Applied Medical Chemistry Department, Medical Research Institute, Alexandria University, Alexandria, Egypt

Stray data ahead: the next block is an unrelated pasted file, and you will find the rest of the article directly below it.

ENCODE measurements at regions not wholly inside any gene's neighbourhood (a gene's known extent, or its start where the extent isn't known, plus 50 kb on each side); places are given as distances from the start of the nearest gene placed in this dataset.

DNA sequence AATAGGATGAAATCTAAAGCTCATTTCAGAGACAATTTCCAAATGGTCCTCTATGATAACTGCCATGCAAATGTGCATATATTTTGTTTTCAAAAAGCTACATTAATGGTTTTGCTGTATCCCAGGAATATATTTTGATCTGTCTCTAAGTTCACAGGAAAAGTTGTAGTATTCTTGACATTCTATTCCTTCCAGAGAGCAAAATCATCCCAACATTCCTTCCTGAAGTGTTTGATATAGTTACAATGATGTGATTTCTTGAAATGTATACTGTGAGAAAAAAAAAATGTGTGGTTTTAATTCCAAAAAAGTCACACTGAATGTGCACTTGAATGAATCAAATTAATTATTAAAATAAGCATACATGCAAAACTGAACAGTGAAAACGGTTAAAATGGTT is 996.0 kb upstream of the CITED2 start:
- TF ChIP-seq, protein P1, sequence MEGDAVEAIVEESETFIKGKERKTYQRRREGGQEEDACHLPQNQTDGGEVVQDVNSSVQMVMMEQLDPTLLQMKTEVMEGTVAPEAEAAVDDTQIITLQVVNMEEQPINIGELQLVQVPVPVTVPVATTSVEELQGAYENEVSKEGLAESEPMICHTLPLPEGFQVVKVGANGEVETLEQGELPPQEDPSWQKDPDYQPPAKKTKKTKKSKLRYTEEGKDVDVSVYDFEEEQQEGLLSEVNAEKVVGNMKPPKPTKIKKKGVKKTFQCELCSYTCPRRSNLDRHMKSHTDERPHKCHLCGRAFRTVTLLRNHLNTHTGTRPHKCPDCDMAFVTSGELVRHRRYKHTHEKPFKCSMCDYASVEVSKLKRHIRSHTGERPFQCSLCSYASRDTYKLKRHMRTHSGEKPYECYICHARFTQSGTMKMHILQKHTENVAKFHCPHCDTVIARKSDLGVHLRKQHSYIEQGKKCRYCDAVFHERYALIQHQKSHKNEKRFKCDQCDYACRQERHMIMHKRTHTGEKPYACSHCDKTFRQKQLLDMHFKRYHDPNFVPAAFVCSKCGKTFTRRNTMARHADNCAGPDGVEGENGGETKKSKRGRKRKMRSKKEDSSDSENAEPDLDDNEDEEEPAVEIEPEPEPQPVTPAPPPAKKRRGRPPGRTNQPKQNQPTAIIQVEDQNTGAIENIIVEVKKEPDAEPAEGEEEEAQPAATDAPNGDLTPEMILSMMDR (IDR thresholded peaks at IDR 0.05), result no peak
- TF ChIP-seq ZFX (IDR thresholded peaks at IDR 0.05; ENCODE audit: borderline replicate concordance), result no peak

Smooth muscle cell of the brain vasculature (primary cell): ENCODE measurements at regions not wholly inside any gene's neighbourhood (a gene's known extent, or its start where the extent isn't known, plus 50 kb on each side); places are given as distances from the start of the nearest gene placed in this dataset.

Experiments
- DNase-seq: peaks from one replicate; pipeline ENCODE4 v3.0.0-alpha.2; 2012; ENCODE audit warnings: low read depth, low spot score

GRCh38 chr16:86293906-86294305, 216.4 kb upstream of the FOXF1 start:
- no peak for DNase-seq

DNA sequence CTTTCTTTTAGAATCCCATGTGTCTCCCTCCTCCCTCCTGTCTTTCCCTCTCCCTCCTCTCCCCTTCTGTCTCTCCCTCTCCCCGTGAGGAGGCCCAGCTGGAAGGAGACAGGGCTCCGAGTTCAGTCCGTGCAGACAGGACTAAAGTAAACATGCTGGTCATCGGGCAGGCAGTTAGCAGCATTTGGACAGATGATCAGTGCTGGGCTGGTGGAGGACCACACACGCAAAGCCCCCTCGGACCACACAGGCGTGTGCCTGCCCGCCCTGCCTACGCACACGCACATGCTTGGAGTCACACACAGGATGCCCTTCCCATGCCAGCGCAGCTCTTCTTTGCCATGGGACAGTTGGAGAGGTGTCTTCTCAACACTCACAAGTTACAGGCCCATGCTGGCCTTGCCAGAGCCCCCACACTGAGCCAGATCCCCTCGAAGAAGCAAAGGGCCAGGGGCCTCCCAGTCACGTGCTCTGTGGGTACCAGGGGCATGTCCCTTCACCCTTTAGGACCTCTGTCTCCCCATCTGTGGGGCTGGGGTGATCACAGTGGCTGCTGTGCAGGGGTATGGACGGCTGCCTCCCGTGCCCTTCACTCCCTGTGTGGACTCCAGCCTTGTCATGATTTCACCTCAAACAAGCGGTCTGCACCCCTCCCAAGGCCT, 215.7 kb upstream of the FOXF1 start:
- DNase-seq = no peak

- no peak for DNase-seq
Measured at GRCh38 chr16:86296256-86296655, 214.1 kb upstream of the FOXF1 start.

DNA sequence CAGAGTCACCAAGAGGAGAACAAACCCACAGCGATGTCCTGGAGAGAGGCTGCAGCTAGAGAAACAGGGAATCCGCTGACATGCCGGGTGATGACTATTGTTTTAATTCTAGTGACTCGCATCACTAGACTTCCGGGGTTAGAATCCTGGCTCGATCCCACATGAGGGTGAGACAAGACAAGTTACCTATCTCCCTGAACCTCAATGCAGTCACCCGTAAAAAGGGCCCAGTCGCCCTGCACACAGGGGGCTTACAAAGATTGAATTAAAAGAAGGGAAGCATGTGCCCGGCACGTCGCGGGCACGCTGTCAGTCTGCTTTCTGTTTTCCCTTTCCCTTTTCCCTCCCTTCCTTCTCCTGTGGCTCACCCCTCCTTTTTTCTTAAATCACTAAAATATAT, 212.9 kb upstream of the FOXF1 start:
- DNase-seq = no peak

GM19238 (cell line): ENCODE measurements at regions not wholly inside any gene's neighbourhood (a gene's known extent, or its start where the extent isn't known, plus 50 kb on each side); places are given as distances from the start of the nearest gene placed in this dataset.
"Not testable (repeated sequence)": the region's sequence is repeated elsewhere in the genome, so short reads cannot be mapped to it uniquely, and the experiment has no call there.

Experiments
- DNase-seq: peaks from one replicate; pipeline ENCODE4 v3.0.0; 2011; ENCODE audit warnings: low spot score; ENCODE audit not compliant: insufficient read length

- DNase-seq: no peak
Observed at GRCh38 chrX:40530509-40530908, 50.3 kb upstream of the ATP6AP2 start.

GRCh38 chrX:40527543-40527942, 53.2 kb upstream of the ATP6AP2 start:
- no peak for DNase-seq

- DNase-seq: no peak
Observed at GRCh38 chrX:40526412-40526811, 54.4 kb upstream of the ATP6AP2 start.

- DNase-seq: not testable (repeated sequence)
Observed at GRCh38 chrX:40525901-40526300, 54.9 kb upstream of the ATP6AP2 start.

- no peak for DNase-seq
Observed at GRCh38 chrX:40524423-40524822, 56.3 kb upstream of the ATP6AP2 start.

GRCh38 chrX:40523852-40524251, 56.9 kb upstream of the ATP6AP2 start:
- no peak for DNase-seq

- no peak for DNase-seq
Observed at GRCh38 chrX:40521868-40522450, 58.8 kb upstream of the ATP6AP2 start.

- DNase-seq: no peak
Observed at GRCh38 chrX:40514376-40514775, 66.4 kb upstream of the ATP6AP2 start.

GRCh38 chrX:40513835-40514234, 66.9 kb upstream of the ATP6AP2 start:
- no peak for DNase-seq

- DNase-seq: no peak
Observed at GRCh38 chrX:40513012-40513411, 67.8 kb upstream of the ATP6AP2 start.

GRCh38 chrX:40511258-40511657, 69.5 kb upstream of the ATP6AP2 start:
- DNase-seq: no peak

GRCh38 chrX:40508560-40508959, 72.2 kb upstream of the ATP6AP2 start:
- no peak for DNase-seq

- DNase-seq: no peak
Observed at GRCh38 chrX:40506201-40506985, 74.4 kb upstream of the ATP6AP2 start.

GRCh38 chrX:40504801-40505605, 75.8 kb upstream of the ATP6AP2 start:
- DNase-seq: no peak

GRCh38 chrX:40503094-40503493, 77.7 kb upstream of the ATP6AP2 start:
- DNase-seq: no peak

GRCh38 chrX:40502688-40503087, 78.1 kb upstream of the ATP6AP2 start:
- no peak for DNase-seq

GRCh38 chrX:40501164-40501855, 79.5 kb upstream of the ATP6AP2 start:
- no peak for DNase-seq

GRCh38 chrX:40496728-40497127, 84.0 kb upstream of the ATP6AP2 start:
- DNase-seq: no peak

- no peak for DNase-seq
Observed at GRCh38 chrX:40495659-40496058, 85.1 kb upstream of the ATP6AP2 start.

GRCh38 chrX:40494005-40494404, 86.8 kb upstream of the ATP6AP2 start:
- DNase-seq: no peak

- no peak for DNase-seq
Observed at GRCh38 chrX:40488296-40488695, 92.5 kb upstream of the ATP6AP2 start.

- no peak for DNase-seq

Background: It is well established that mutations in the BRCA1 gene are a major risk factor for breast cancer. Induction of cancer cell death and inhibition of survival are the main principles of cancer therapy. In this context, autophagy may have dual roles in cancer, acting on the one hand as a tumor suppressor and on the other as a mechanism of cell survival that can promote the growth of established tumors. Therefore, understanding the role of autophagy in cancer treatment is critical. Moreover, defects in apoptosis, programmed cell death, may lead to increased resistance to chemotherapy. Purpose: The aim of the present study was to detect BRCA1 gene mutations in order to throw more light on their roles as risk factors for breast cancer in Egypt. Secondly the role of autophagy and apoptosis in determining response to a fluorouracil, doxorubicin, cyclophosphamide (FAC) regimen was investigated. Materials and Methods: Forty-five female breast cancer cases and thirty apparently healthy females were enrolled in the present study. Serum levels of autophagic biomarkers, Beclin 1 and LC3 as well as the serum levels of apoptosis biomarkers Bcl-2 and Caspase-3 were measured before and after chemotherapy. Results: BRCA1 mutations were found in 5 (16.7%) and 44 (99.8%) of the controls and cancer patients, the most frequent being 5382insC followed by C61G and 185 delAG. The results revealed that chemotherapy caused elevation in serum concentration levels of the autophagic biomarkers (Beclin 1 and LC3). This elevation was associated with a significant decrease in serum concentration levels of Bcl-2 and significant increase in caspase-3 concentration levels (apoptotic markers). Conclusions: The results of the present study indicate a very high level of BRCA mutations in breast cancer cases in Egypt and point to involvement of autophagic and apoptotic machinery activation in response to FAC chemotherapy.